My State:
September 16, 2016
Tips and tactics for a stronger, more effective safety committee

Of course you have a safety committee. But how effective is it? Does it satisfy a state requirement with minimal creativity or innovation? Is it your ticket to a discount on your workers’ comp coverage? Or does it actually enhance your safety performance, giving employees at all levels an opportunity to lead and engage in the safety process?

What elements go into making a safety committee successful? This Compliance Report delivers reminders, tips, and best practices. Be sure to share the content with your committee and use it as a departure point for improvements at your site or company.

Giving everyone a voice

According to employment lawyer and safety professional Adele Abrams, a safety and health committee is “an organizational structure where members represent a group, giving everyone a voice.” Committees aid and advise management and employees about safety and health pertaining to a plant or company operation.”

An effective safety committee encourages safety awareness, gets a large number of employees actively involved in the safety program, and motivates employees to follow sound safety practices. An effective employee safety structure provides a feedback mechanism to identify and correct new safety hazards at the earliest stage. Once the safety committee structure is in place and working well, it is a natural vehicle for employee involvement, preparation, and introduction of new safety efforts.

There are no federal requirements for safety committees in private sector workplaces. However, many states require them. In other states, employers may get a discount on their workers’ compensation premiums if they have a safety committee in place.

Tasks can include monitoring, training, conducting investigations, and developing innovative solutions to safety issues. Abrams emphasizes that a committee meeting is not a safety meeting where all employees or managers are present; rather, representatives are limited in number. At some sites, committee membership is strictly voluntary, while at other workplaces, management may recommend or volunteer employees for participation.

Committee membership and makeup vary greatly by size, structure, purpose, hazards, and the make-up of employees and managers. One study found that safety committees with a heavier concentration of hourly workers had lower injury and illness rates. Other research found that sites with a higher percentage of employees were found to have better rates.

Diverse benefits

Safety committees can help achieve a variety of objectives, not all of which are directly related to worker protection. Among them:

  • Big picture. Committees that represent all functions or departments allow the organization to take an overall look at safety requirements and foresee problems that might otherwise cause difficulties.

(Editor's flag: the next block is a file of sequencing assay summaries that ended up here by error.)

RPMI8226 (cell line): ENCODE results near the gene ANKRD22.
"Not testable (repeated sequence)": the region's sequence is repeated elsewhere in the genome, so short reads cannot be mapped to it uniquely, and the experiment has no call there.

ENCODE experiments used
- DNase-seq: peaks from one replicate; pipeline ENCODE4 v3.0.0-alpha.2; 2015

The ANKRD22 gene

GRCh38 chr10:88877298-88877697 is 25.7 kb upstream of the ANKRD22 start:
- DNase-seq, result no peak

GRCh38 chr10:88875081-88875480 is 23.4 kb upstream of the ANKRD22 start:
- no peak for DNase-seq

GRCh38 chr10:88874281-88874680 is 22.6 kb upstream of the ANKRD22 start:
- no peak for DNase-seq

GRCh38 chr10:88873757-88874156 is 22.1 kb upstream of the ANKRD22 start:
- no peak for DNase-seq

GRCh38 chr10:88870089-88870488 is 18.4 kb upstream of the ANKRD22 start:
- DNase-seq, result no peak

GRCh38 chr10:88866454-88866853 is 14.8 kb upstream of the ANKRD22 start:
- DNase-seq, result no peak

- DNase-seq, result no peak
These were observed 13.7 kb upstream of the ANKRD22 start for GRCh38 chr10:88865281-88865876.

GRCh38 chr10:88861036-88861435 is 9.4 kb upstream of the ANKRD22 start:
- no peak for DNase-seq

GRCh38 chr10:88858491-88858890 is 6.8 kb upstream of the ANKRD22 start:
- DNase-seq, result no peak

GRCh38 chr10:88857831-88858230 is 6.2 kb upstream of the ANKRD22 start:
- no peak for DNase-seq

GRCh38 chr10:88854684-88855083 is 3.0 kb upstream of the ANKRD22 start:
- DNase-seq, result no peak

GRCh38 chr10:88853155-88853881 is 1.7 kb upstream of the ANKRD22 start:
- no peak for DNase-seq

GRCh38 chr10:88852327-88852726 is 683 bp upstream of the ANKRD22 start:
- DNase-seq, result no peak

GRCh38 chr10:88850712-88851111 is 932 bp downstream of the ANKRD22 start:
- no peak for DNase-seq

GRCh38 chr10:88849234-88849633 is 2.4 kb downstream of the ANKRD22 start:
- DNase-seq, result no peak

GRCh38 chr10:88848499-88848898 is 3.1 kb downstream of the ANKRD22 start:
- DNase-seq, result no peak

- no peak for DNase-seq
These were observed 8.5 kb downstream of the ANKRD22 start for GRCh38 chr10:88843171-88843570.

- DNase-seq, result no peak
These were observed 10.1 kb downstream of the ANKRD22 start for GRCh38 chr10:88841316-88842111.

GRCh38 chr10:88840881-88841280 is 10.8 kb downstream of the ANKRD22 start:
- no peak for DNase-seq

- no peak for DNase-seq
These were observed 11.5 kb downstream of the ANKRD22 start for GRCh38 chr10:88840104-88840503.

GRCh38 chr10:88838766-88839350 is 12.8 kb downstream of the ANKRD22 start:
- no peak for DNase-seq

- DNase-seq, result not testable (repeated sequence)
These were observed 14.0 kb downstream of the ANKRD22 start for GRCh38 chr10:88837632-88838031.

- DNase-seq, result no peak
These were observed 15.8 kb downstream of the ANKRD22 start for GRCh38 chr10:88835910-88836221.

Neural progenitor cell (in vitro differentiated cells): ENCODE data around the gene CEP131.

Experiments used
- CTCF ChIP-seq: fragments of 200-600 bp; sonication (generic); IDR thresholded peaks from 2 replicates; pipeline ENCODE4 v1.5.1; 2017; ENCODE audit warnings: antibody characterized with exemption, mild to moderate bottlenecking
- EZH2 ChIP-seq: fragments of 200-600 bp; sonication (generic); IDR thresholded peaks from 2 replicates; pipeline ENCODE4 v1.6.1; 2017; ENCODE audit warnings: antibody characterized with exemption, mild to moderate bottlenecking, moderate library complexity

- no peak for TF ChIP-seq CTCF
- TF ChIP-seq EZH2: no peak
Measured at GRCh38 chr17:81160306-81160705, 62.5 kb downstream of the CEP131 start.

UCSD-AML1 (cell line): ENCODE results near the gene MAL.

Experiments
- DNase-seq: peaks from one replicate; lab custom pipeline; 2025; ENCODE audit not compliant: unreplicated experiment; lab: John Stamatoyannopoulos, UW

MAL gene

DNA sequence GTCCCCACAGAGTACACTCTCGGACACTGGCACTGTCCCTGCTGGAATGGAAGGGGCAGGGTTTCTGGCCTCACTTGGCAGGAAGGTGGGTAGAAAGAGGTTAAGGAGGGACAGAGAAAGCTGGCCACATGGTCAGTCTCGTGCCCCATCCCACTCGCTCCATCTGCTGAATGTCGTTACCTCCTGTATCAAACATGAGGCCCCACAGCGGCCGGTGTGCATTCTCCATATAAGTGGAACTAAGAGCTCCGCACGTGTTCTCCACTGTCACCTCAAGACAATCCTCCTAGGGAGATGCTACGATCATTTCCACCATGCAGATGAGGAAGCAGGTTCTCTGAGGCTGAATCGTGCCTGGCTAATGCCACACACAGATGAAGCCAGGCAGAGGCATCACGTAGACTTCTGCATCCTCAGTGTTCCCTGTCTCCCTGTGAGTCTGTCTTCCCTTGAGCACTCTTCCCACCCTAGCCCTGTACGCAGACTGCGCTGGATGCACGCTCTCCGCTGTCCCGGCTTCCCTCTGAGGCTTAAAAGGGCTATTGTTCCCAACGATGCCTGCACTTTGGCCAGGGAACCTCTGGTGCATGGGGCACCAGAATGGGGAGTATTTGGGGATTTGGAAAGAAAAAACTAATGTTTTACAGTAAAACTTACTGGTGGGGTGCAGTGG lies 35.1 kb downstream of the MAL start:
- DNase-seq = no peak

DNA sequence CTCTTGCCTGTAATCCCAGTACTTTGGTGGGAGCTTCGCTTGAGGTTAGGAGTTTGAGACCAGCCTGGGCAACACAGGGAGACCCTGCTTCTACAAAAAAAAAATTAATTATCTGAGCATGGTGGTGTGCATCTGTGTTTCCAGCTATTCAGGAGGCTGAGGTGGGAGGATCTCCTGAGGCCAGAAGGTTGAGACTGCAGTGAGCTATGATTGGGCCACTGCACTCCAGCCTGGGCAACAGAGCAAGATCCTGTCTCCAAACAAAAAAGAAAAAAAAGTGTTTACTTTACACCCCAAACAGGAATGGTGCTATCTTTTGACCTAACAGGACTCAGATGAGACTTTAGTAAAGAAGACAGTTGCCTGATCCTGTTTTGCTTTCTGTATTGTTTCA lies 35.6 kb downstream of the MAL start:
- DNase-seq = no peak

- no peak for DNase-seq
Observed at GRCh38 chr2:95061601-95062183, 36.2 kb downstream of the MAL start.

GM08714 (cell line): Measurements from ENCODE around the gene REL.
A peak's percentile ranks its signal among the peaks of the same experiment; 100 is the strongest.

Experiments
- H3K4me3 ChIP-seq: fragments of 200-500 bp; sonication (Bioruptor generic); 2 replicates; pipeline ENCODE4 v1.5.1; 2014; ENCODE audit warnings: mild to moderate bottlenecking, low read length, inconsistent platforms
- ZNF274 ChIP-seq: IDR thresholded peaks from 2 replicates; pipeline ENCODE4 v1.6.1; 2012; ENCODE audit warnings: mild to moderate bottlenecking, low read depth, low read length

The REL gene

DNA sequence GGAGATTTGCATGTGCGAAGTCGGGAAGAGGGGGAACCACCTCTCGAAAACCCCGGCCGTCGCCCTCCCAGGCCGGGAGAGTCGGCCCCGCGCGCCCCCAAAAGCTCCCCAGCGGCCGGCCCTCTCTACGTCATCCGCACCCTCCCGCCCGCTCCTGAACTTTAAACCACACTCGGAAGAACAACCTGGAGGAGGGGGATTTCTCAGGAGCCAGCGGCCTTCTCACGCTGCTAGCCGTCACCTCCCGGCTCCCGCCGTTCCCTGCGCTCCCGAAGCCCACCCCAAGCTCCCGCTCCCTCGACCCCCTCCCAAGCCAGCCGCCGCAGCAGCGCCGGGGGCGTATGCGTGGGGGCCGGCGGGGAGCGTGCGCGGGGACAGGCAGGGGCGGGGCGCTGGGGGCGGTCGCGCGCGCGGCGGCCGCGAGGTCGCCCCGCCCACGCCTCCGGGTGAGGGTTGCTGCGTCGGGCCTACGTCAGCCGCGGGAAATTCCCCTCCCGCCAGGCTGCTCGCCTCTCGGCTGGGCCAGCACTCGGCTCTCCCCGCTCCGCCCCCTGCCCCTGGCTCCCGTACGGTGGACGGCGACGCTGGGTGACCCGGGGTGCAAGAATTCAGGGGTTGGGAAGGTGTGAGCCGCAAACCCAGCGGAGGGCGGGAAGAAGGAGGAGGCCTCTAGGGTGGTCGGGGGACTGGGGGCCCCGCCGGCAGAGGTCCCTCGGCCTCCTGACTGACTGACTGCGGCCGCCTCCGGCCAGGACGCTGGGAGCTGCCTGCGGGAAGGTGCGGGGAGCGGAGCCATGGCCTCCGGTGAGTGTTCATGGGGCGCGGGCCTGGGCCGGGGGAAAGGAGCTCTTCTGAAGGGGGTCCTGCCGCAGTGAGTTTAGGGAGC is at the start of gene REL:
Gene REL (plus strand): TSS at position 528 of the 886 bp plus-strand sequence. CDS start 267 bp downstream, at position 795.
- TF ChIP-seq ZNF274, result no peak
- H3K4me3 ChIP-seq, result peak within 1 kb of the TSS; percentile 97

• Sounding board. The committee is a visible and approachable body for safety or health complaints, suggestions, etc.
  • Central coordination. With management direction, much of the coordination of safety activities can be accomplished by the safety committee, which shares with management the responsibilities for implementing and monitoring the safety process.

WorkSafeMT, a nonprofit safety organization, describes a committee’s purpose like this:

  • To promote and maintain the interest of employees in health and safety issues;
  • To educate managers, supervisors, and employees through awareness and training activities for which they have primary responsibility;
  • To help make health and safety activities an integral part of the organization’s operating procedures, cultures, and programs;
  • To provide an opportunity for the free discussion of health and safety problems and solutions;
  • To inform and educate employees and supervisors about health and safety issues, new standards, research, etc.;
  • To help reduce the risk of workplace injuries and illnesses; and
  • To help ensure compliance with federal and state health and safety standards.

Although there are many ways to measure the success of your committee (and your plan needs to spell these out), the following are basic levels of effectiveness:

  • Meetings are consistently scheduled and held on a regular basis.
  • Clear meeting agendas are created, published in advance, and followed.
  • Minutes summarize the issues discussed, proposed action items, and the individuals responsible for follow-up on each item. Minutes are published and provided to each committee member and are made available to all employees.
  • Members are required to attend all meetings, except in case of emergency. If a member cannot attend, an alternate is sent. Attendance is taken at each meeting and is recorded in the minutes. Some committees record and publish the names of members who did not attend as well as those who did.
  • The committee’s accomplishments are publicized. Acknowledging success reinforces the effort of members and makes others want to be part of something positive.
  • The efforts of individuals and groups throughout the organization that make significant contributions to the safety program are acknowledged.

Do this, not that